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Today’s News - Thursday, March 25, 2021

EDITOR'S NOTE: Tomorrow and Monday will be no-newsletter days. We'll be back Tuesday, March 30.

●  Brussat pays tribute to "classicism's philanthropist: Richard H. Driehaus - beloved among architects and historic preservationists for his stewardship of old buildings" who founded the founded the $200,000 Driehaus Prize for "a single architect for a lifetime of work in the classical and traditional languages of architecture" (with link to NYT's Sam Roberts obit).

●  Steven Bingler lays out the 6 key principles that serve as a "blueprint for authentic public engagement" for a "collaborative and empathic approach to placemaking" (a.k.a. "community co-design).

●  Cailin Crowe reports on "new roadblocks" cities may face in their "quest to decarbonize buildings" as the International Code Council "removed the rights of local governments to vote on future energy efficiency building regulations" - giving the construction and gas industries more control over energy codes" (oh joy).

●  Jean Nouvel beats 17 star-studded teams in the competition to design the Shenzhen Opera House.

●  Welton talks to Daan Roosegaarde re: his "Urban Sun," recently unveiled in Rotterdam - "backed by scientific research, the one-meter sphere, glowing yellow-gold proves a new, specific light can safely clean up to 99.9% of the coronavirus."

●  Jack Crager cheers Frick's historic collection in its "new digs" - Breuer's Whitney: "It's a bold, unprecedented experiment in art curation - the masterworks have new room to breathe."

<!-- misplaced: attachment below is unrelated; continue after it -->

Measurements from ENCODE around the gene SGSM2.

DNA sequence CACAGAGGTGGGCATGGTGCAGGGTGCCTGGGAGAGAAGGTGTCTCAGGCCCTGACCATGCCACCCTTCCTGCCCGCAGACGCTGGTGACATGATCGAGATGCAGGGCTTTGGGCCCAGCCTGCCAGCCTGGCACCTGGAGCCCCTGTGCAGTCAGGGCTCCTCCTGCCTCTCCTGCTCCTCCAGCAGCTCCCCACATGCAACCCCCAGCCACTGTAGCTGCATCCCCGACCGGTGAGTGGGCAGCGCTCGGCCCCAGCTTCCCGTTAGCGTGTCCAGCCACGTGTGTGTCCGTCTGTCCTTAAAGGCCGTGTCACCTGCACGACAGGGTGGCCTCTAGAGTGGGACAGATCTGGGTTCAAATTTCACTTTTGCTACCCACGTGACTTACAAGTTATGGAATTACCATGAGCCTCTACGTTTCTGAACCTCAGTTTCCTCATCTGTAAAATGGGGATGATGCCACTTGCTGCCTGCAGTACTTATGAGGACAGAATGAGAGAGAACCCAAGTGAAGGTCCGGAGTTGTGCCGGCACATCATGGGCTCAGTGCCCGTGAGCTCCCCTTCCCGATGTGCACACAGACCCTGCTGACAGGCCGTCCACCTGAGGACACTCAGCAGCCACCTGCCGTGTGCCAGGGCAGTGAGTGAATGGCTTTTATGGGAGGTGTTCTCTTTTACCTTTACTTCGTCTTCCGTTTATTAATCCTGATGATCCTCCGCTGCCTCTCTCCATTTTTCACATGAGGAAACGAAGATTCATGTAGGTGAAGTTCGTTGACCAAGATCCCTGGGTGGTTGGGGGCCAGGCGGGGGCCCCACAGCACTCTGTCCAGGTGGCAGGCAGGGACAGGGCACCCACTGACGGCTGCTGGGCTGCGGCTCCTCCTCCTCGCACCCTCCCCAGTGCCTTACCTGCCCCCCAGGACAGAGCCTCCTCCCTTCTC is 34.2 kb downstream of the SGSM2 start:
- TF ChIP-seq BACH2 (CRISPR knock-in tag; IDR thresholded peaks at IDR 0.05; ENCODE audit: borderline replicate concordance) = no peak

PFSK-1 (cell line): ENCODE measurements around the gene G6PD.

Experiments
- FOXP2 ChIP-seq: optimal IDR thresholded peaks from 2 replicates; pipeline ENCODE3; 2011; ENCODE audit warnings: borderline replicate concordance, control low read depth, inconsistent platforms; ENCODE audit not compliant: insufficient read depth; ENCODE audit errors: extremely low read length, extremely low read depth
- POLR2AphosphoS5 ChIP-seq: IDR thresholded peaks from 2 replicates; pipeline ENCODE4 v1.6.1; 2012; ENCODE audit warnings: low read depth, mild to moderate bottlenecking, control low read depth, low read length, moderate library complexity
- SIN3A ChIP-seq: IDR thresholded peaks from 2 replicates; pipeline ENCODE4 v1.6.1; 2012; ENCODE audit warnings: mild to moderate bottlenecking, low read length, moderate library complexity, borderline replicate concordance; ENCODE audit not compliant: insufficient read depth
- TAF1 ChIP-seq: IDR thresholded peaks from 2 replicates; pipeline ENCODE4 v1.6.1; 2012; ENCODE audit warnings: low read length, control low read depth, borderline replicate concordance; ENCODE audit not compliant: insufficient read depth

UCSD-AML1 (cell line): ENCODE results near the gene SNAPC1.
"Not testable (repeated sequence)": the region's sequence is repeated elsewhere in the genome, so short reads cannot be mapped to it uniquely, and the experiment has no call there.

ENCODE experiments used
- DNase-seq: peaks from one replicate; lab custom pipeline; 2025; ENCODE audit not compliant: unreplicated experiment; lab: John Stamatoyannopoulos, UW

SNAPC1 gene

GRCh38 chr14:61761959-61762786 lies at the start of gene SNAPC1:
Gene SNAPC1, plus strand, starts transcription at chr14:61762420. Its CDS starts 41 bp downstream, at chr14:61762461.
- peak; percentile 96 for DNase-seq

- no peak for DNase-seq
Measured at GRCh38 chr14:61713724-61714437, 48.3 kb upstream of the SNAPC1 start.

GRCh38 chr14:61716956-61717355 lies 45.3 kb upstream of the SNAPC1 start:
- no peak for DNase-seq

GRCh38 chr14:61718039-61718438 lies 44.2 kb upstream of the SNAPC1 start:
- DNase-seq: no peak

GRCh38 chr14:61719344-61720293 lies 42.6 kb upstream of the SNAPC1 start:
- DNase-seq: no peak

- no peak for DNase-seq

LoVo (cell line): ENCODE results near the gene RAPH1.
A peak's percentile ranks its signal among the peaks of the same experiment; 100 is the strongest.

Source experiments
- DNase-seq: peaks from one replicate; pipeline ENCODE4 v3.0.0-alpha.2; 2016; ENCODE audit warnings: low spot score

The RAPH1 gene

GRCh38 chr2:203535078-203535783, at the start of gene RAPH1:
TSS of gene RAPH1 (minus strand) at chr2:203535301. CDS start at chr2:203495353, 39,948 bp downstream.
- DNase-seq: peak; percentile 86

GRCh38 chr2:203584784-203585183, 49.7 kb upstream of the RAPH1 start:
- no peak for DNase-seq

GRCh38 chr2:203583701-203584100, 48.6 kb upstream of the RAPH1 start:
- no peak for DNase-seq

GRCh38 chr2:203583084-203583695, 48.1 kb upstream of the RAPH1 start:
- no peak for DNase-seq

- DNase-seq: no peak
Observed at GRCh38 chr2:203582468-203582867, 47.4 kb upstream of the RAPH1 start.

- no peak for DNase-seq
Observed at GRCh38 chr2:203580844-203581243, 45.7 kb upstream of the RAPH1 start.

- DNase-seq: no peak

●  Shannon Mattern delves into how "many pandemic maps depict the macro-scale forces that produced the 'Great Pause.' What's harder to show are all the under-appreciated actors that are enabling our protected isolation, the pulsing activity powering the pause."

●  One we couldn't resist: Stuart Fowkes marks the 1,600th anniversary of Venice today with "Venezia 1600 - the sounds of La Serenissima" that "celebrates the incredible soundscapes of the most unique-sounding city on Earth" created by artists from around the world.

Weekend diversions + Page-turners:

●  Wainwright gives thumbs-up to "Aalto," a new feature-length documentary that reveals "the less sympathetic sides" of the Finnish architect as "a domineering philanderer deeply indebted to his talented wives" (fave building description: "a sylvan parliament for Ewoks").

●  James S. Russell eloquently parses MoMA's "Reconstructions: Architecture and Blackness in America" that confronts "architecture's complicity with racism - it is not the polite parade standard fare of exhibits on architecture."

●  Hugo Lindgren remembers Michael Sorkin on the anniversary of his passing, and revisits his book "Exquisite Corpse": Michael taught me how to look at New York" being "plain brutal on the architecture profession's cravenness" - but cheering on "obstinate geniuses that he offers as the soul of the profession" like Ranalli, Rudolph, Hadid, et.al.

●  Kevin Baker cheers Thomas Dyja's "New York, New York, New York: Four Decades of Success, Excess, and Transformation" - "a tour de force, a work of astonishing breadth and depth - quite a high-wire act he pulls off - his reasoning is a joy, an outstanding work."

●  Pedersen's great Q&A with Roberta Brades Gratz re: "It's a Helluva Town: Joan K. Davidson, the J.M. Kaplan Fund, and the Fight for a Better New York": "When everyone in every city and town is figuring out how to rebuild after Covid, the lessons of New York's rebirth in the 1970s is a useful playbook."

●  Cajsa Carlson givers thumbs-up to Denise Scott Brown's life being turned into a manga comic created by the non-profit Vilcek Foundation - it stars "the Zambia-born South African architect as part of the foundation's mission to raise awareness of immigrants' contribution to the US."


  


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